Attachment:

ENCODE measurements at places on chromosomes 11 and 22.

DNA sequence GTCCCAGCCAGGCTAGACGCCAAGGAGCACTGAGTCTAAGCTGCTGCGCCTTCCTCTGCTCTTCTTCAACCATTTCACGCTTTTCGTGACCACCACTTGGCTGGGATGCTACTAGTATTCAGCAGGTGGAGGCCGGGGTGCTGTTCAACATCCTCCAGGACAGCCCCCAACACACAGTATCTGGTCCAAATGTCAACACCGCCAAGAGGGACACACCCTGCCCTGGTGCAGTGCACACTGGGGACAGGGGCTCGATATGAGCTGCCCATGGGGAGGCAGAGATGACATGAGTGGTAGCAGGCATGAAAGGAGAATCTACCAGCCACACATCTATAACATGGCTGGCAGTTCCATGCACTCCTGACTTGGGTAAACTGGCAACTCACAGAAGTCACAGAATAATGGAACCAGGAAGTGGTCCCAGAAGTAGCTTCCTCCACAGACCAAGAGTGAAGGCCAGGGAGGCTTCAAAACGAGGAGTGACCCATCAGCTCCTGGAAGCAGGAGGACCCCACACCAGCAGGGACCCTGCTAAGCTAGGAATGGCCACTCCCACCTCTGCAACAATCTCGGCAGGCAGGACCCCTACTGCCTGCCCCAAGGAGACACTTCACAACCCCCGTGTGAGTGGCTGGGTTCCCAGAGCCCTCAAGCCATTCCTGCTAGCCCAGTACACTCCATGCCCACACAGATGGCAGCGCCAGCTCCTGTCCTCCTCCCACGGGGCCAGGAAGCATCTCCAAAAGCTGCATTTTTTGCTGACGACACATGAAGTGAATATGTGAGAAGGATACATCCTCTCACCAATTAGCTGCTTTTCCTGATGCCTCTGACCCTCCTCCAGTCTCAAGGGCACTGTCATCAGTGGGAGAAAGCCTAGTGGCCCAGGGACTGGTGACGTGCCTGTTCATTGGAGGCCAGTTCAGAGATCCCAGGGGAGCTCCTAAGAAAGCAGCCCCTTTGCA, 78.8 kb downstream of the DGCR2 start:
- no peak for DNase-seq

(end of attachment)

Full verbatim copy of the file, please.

ENCODE measurements at places on chromosomes 11 and 22.

DNA sequence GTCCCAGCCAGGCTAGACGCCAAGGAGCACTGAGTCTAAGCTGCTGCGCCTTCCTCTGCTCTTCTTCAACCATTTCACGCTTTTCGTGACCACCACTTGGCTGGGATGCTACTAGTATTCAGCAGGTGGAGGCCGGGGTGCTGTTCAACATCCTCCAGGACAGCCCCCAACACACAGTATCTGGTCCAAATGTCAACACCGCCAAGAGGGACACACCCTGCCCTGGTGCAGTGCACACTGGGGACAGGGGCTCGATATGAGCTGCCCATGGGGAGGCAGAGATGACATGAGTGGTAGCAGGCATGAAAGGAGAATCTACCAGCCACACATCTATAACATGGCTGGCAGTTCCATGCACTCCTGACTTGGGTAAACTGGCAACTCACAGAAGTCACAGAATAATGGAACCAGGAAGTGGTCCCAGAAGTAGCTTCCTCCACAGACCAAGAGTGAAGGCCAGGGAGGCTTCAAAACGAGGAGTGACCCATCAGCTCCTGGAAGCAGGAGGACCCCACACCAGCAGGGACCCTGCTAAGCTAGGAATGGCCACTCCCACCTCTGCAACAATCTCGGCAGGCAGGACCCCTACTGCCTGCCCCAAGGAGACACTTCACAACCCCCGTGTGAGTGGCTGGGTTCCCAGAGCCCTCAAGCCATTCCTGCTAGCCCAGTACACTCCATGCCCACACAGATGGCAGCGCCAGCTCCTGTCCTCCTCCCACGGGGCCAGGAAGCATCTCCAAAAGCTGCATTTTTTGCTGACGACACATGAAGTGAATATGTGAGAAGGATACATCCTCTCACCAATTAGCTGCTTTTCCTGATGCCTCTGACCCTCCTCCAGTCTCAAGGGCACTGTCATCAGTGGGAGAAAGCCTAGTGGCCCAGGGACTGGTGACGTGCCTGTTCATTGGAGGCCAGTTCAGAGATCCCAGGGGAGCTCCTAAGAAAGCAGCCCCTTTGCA, 78.8 kb downstream of the DGCR2 start:
- no peak for DNase-seq